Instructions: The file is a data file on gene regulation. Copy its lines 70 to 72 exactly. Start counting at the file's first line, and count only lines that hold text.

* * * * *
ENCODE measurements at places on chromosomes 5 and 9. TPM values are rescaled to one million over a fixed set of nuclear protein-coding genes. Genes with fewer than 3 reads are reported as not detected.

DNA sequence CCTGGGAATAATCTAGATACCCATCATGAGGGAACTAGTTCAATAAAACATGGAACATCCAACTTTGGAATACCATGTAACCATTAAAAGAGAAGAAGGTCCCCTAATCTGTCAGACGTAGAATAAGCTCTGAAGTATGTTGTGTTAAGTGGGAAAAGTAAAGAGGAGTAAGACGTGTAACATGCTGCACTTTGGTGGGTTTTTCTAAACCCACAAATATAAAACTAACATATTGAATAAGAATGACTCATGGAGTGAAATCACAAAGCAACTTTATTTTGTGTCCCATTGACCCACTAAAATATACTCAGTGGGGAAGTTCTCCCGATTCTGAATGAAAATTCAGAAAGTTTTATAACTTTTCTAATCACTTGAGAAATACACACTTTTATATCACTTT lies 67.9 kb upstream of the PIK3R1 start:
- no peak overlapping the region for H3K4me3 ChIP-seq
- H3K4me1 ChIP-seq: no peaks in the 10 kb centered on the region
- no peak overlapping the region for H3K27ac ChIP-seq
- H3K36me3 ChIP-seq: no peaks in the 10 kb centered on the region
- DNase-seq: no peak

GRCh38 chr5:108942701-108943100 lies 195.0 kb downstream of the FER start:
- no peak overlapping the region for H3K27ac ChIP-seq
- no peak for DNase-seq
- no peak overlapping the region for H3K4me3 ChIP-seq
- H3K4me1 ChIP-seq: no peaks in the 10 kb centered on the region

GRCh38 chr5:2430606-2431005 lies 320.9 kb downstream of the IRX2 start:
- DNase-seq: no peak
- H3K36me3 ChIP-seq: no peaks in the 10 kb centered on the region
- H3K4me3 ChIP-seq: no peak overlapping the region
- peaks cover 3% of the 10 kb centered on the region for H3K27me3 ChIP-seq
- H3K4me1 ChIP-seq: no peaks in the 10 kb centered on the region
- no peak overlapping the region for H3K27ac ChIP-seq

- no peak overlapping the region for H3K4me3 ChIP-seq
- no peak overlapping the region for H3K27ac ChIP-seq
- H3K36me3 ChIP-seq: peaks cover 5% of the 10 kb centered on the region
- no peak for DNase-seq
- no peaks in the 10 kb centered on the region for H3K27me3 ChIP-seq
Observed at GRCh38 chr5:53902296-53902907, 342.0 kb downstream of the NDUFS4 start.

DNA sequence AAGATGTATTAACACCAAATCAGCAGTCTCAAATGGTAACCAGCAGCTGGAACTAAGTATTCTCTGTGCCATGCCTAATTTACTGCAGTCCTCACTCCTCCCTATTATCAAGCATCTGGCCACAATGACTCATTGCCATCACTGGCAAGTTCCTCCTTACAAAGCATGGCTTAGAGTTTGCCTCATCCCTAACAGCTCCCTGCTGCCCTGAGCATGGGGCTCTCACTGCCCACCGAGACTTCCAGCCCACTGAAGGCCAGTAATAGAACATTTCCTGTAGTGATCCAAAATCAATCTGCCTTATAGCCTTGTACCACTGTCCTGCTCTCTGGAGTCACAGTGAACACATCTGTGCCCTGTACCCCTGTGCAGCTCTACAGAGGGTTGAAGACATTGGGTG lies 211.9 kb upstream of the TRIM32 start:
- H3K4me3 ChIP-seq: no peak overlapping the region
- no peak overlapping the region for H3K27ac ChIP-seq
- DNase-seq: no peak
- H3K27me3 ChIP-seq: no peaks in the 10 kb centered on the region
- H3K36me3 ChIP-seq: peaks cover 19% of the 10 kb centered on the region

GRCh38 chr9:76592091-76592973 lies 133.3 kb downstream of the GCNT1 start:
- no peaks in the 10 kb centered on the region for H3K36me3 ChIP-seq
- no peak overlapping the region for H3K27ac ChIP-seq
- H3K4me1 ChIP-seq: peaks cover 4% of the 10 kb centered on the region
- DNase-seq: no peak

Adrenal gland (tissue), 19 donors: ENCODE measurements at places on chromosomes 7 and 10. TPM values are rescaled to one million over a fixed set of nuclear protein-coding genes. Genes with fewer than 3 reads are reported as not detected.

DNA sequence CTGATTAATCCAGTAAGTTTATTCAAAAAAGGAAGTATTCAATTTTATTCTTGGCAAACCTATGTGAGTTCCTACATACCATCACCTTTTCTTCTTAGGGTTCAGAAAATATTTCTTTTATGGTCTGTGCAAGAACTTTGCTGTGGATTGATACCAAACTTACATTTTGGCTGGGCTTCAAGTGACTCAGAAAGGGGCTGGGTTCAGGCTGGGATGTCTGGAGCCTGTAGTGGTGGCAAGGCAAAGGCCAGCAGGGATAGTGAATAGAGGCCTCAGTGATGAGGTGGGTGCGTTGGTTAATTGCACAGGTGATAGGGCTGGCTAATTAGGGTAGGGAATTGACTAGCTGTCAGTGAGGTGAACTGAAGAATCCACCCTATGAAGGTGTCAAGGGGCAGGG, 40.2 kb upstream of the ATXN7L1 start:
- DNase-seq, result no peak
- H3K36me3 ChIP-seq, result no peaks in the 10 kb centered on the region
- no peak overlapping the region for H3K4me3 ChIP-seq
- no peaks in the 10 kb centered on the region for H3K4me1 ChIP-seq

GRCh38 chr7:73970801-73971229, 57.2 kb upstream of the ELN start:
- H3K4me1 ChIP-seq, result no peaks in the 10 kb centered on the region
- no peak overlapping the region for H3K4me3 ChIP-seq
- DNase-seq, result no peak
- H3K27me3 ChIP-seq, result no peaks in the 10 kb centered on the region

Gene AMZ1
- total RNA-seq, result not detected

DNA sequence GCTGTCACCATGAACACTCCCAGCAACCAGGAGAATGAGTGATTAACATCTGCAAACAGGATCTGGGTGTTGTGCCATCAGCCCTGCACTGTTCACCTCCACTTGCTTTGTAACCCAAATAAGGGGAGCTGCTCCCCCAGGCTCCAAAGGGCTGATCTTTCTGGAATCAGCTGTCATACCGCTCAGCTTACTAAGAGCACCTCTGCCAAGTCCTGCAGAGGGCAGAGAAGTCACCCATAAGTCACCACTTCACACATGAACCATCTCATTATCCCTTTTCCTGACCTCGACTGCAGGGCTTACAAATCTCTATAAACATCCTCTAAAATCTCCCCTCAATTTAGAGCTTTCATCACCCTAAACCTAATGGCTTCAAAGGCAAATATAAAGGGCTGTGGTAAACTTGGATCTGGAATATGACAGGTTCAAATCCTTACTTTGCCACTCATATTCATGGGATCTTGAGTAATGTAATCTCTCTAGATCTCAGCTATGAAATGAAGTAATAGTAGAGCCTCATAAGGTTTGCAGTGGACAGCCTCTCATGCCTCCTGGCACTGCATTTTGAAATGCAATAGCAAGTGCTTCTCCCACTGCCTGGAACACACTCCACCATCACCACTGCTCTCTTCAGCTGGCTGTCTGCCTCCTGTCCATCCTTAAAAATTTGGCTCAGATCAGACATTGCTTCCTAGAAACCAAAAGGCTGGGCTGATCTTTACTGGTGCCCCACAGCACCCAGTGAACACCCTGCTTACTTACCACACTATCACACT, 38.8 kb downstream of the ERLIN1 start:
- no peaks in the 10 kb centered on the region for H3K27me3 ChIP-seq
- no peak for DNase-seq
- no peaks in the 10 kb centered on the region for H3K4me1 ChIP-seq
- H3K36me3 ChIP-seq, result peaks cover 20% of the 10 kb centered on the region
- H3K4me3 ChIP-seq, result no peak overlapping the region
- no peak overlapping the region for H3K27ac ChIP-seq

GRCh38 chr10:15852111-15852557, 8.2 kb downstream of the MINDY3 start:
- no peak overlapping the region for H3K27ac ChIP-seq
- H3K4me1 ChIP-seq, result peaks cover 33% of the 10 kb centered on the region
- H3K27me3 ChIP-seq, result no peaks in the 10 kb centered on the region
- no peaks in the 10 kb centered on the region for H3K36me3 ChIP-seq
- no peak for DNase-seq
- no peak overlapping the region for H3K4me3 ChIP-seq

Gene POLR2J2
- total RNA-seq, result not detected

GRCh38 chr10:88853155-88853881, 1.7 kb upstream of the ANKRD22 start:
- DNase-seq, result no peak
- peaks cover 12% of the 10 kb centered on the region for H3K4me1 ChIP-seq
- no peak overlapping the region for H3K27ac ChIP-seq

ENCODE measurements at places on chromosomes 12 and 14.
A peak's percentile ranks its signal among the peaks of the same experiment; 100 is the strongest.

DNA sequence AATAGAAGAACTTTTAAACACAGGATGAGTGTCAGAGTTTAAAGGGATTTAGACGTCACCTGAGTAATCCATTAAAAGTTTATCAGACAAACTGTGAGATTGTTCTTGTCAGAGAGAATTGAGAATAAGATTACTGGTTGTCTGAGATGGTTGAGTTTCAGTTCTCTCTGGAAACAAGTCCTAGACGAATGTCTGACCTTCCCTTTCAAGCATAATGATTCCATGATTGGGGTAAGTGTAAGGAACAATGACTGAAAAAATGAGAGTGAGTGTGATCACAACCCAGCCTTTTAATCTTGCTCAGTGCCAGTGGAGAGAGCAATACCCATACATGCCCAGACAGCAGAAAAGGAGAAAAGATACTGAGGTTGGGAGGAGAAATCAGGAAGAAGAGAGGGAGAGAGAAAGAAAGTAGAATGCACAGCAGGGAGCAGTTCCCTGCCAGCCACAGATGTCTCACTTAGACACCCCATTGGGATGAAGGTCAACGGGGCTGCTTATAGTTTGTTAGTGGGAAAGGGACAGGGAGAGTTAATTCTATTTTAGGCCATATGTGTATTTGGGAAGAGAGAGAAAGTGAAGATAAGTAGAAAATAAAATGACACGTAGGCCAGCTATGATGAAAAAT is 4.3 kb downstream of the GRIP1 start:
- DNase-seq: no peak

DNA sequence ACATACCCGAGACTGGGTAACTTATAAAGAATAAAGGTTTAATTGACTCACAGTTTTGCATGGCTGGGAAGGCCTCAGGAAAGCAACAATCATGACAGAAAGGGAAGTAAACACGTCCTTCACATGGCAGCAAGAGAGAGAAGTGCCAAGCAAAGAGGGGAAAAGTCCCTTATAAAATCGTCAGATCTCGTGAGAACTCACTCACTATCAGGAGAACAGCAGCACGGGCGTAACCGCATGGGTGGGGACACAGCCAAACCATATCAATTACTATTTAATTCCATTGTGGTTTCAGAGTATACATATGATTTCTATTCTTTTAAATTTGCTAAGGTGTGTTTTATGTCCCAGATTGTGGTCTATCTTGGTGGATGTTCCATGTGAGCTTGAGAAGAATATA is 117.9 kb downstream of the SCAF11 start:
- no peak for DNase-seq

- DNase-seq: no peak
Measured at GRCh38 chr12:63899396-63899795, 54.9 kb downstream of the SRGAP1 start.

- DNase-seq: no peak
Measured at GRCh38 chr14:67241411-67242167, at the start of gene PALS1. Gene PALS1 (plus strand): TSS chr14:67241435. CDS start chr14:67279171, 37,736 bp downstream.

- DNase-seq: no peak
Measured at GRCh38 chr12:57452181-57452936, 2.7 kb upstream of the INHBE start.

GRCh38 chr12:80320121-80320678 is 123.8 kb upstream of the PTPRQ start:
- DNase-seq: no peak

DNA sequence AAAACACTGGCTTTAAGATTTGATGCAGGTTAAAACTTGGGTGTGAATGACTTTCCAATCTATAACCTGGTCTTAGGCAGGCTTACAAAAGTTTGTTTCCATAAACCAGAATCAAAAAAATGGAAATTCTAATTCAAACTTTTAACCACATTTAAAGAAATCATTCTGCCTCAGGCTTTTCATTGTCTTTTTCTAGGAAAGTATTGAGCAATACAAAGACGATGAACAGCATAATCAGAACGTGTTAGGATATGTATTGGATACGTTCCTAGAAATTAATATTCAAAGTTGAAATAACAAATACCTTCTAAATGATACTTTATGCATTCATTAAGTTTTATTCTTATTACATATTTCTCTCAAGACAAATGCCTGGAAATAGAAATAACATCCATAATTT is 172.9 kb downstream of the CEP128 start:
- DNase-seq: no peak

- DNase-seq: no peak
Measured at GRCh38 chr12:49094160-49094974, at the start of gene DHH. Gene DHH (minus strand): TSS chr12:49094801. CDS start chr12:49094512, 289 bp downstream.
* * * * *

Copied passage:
ENCODE measurements at places on chromosomes 12 and 14.
A peak's percentile ranks its signal among the peaks of the same experiment; 100 is the strongest.

DNA sequence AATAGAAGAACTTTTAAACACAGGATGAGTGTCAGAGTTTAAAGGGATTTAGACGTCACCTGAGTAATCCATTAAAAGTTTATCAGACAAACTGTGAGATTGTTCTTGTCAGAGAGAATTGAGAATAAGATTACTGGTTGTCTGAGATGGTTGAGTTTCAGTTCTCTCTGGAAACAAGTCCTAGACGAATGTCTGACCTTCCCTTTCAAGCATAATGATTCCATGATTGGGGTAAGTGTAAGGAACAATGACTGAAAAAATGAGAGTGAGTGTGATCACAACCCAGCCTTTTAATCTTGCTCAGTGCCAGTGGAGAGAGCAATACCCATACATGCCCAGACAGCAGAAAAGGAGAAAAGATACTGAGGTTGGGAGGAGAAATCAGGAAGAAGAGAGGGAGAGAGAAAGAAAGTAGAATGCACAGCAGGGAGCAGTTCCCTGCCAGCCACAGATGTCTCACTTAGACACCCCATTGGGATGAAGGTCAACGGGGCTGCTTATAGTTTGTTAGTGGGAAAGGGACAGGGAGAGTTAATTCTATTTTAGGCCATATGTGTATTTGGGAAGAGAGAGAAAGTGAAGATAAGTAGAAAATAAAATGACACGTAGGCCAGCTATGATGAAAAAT is 4.3 kb downstream of the GRIP1 start: